Neither the police department nor the attorney general’s office keeps detailed records of how many people with low blood alcohol levels are arrested. But last year, according to police records, 321 people were arrested for driving under the influence with blood alcohol levels below the legal limit of .08. In 2003, 409 people were arrested….

On the department’s Web site, D.C. police explain it this way: “Technically, according to the D.C. Code, the District of Columbia has a zero tolerance for driving under the influence. If a person 21 years of age or older has a blood alcohol concentration of .02 percent [to] .04 percent and extremely bad driving, this person can be placed under arrest for Driving Under the Influence of an alcoholic beverage.”

At low levels of alcohol, an arrest comes down to an officer’s discretion, said D.C. police Inspector Patrick Burke, former head of the traffic division….

How can a person be “under the influence” with only .03% blood-alcohol?  When did forgetting to turn on your headlights constitute “extremely bad driving”?  And since when does the existence of a crime depend upon an “officer’s discretion“?

And what is MADD’s next step?

Following up on yesterday’s post about Washington D.C.’s "zero tolerance" law:

Critics Say District’s DUI Policy Goes Too Far

Jailing Drivers for 1 Drink Called Wasting Resources

Washington Post, October 13. Officials with organizations that lobby for safe roads and tough drunken driving laws yesterday criticized the District’s zero-tolerance policy toward drinking and driving, saying that they’d never heard of it and that limited police resources should be devoted to those more obviously drunk.

Even D.C. Council member Carol Schwartz (R-At Large), who has sponsored legislation to lower the legal limit for drunken driving, said she was not aware that police officers are arresting drivers who have as little as .01 percent blood alcohol content — less than from drinking a glass of wine or beer — in their systems. Nor did she think that such a policy was a good idea….

But never underestimate the religious zeal of police and prosecutors:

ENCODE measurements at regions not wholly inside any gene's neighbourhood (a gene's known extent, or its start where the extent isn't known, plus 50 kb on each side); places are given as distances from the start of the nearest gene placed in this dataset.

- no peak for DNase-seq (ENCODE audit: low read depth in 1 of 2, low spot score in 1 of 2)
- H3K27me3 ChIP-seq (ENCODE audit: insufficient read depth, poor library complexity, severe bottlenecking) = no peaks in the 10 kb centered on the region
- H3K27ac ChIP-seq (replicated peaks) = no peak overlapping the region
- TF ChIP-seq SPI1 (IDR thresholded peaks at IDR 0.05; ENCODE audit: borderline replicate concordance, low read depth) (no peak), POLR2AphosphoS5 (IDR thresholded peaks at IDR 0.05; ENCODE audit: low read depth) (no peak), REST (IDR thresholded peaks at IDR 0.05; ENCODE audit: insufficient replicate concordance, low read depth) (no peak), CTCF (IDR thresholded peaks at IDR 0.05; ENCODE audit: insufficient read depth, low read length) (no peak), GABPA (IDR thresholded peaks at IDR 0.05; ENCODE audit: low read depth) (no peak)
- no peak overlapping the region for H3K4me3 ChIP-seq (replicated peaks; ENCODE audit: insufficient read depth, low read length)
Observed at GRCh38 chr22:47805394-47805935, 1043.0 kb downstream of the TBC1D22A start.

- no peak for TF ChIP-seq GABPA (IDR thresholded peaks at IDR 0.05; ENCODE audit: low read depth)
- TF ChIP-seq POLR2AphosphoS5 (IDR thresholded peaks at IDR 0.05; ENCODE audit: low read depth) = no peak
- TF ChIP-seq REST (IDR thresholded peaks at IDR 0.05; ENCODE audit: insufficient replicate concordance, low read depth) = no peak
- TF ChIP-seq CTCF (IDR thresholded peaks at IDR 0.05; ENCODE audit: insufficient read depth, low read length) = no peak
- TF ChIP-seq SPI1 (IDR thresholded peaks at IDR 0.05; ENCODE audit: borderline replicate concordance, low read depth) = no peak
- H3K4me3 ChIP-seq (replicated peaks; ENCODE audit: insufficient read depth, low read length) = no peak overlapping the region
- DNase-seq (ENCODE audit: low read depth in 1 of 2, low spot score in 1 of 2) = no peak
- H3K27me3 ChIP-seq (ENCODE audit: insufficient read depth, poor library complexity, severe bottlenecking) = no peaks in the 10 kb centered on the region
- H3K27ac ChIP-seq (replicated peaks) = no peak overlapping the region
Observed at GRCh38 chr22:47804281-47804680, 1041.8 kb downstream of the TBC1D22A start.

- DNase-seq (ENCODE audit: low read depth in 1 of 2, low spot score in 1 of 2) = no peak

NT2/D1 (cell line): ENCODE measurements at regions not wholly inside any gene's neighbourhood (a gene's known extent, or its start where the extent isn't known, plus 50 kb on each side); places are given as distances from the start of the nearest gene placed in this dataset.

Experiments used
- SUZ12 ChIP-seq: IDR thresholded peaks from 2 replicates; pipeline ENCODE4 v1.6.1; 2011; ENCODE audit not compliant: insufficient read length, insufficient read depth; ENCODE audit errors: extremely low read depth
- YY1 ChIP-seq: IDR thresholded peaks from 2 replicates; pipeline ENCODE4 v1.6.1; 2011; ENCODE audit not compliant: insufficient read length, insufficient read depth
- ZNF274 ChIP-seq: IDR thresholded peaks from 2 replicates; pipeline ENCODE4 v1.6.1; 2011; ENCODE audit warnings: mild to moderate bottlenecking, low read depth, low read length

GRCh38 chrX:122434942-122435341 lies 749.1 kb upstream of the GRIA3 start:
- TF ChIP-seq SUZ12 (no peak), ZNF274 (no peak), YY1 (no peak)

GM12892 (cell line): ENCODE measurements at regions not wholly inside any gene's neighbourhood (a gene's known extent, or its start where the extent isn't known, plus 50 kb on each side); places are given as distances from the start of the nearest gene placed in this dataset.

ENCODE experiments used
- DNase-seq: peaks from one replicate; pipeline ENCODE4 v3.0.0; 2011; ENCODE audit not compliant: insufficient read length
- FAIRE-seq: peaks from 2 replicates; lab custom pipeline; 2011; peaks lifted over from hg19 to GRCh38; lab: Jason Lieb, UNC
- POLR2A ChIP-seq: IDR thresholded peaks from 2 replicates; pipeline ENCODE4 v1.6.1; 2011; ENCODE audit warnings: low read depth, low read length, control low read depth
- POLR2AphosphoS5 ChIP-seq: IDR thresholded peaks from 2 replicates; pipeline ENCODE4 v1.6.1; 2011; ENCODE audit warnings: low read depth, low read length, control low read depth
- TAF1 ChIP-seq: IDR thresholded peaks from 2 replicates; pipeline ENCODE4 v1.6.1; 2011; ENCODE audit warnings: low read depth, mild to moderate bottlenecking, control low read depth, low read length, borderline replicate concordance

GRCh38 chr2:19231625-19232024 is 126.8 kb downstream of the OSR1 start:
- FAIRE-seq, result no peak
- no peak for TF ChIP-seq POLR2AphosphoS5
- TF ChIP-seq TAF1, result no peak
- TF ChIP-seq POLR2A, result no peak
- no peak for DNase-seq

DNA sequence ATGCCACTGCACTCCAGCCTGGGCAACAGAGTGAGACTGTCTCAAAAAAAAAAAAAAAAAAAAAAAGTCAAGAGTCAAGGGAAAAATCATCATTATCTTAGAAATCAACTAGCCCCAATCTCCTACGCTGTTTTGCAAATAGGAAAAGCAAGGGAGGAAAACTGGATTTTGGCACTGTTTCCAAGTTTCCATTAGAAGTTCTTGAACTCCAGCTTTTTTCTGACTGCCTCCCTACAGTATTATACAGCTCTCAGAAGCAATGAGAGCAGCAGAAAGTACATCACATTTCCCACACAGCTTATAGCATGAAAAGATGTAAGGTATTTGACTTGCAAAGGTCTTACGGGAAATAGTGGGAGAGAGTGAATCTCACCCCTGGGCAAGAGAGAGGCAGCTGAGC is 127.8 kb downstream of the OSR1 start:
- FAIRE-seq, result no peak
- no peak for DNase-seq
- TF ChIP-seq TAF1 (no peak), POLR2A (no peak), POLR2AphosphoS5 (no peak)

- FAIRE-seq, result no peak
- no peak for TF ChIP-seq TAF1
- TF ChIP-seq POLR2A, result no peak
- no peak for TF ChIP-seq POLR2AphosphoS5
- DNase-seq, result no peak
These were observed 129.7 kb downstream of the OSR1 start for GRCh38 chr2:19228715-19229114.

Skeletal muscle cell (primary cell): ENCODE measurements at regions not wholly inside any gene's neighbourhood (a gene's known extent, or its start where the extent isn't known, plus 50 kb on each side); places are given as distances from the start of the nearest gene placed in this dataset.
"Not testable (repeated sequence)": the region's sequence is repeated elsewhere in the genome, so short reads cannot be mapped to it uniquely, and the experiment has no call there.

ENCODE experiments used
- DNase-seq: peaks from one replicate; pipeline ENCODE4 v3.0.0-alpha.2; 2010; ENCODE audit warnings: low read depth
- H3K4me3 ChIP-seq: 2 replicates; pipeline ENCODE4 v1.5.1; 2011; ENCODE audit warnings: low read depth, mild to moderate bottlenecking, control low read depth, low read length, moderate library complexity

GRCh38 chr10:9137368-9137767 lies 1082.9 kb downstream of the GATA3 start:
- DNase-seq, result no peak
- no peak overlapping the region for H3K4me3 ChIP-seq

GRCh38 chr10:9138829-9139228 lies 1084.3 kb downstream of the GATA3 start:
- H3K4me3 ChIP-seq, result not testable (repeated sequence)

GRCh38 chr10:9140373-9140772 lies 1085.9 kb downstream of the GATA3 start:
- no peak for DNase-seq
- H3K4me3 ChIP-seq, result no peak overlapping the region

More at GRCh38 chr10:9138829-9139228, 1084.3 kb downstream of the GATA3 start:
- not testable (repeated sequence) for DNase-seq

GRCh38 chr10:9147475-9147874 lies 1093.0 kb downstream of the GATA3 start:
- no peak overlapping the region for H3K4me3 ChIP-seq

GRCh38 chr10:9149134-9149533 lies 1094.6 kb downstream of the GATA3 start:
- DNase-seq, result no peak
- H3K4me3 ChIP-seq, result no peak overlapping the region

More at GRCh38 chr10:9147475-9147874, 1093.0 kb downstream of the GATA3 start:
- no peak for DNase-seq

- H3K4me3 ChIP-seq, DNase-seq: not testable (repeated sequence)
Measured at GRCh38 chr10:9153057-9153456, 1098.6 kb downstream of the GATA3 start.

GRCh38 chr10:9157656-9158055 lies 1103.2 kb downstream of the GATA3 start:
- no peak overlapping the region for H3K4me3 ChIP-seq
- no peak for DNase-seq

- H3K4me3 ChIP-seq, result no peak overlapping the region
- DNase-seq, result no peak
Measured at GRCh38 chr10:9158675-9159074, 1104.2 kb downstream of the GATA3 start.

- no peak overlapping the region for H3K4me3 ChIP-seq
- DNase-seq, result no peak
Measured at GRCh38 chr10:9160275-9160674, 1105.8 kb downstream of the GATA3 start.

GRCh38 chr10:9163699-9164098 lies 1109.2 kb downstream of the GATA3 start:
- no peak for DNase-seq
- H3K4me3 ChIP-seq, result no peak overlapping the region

Elizabeth Wingo, chief of the criminal section in the D.C. Attorney General’s Office, said her office prosecutes cases regardless of blood alcohol level, as long as there is sufficient evidence of impairment "We have zero tolerance for drunk driving. It doesn’t matter what your blood alcohol level is," Wingo said. "If you blow .02 and officers can tell you’re impaired, you’ll be arrested for DUI."

(I can still remember when, as a prosecutor so many years ago, my legal duty was to seek justice — not to defend the police regardless of the truth.)

The recent reaction to the flap about Washington D.C.’s "zero tolerance" laws has prompted a flurry of public protest, political back-pedaling — and the predictably rigid police response:

Council Hastens To Revise DUI Law

Washington Post, October 15 D.C. Council members, swamped with irate calls and threats to boycott D.C. bars and restaurants, introduced emergency legislation yesterday that would override the police department’s controversial and little-known zero-tolerance policy for drinking and driving.

Council member Jack Evans (D-Ward 2), who represents Georgetown, said he has been bombarded with calls from restaurants, bars and constituents asking, "What kind of lunacy is this?"

D.C. Chief Defends Officers’ Judgments in DUI Arrests

Washington Post, October 14 D.C. Police Chief Charles H. Ramsey yesterday defended officers who arrest drivers with blood alcohol levels below the legal limit, and amid growing criticism of the department’s "zero tolerance" policy, he insisted that officers continue to be able to use their discretion.

One officer who has made such arrests, Dennis Fair, said D.C. law gave him the authority to arrest drivers with as little as a .01 blood alcohol level. "If you get behind the wheel of a car with any measurable amount of alcohol, you will be dealt with in D.C," Fair said in an interview. "We have zero tolerance."…

Ramsey said he does not use the term "zero tolerance."

After 35 years of prosecuting and defending, I still have difficulty understanding the law enforcement mentality.

The latest in the continuing saga of Washington’s “zero tolerance” drunk driving laws:

D.C. Council Votes to Ease No-Tolerance DUI Law

Business Needs Cited; Mayor Faults Proposal

Washington Post, October 19 The D.C. Council voted yesterday to relax the city’s “zero tolerance” drunken driving law, which allows drivers to be prosecuted for minimal amounts of alcohol in the bloodstream.

D.C. law gives police the authority to arrest drivers with blood alcohol levels above .01 but below .08, the level at which a driver is considered legally intoxicated in the District.

The council voted 9 to 3 for emergency legislation under which drivers with less than .05 blood alcohol would be presumed to be not intoxicated. Mayor Anthony A. Williams (D), who called the bill “hastily written,” has 10 days to decide whether to veto it.

Council members introduced the measure after news reports highlighted cases in which drivers were arrested after drinking as little as a glass of wine. Members said they were worried about a drop-off in business for District bars and restaurants and concerned that the city’s law was becoming a national joke….

Members said they are concerned that the story was making headlines across the country and portraying the District as the last refuge of Prohibition….

“D.C. is once again open for business,” said council member Carol Schwartz (R-At Large), principal author of the legislation. She said visitors “can come in and have a glass of wine and not be harassed or intimidated.”

Again, I find it interesting (but not surprising) that there was little or no concern about the injustice of arresting and prosecuting obviously sober people for “drunk driving”. The reasons for the change in law are clear from the headlines: “Business Needs Cited”.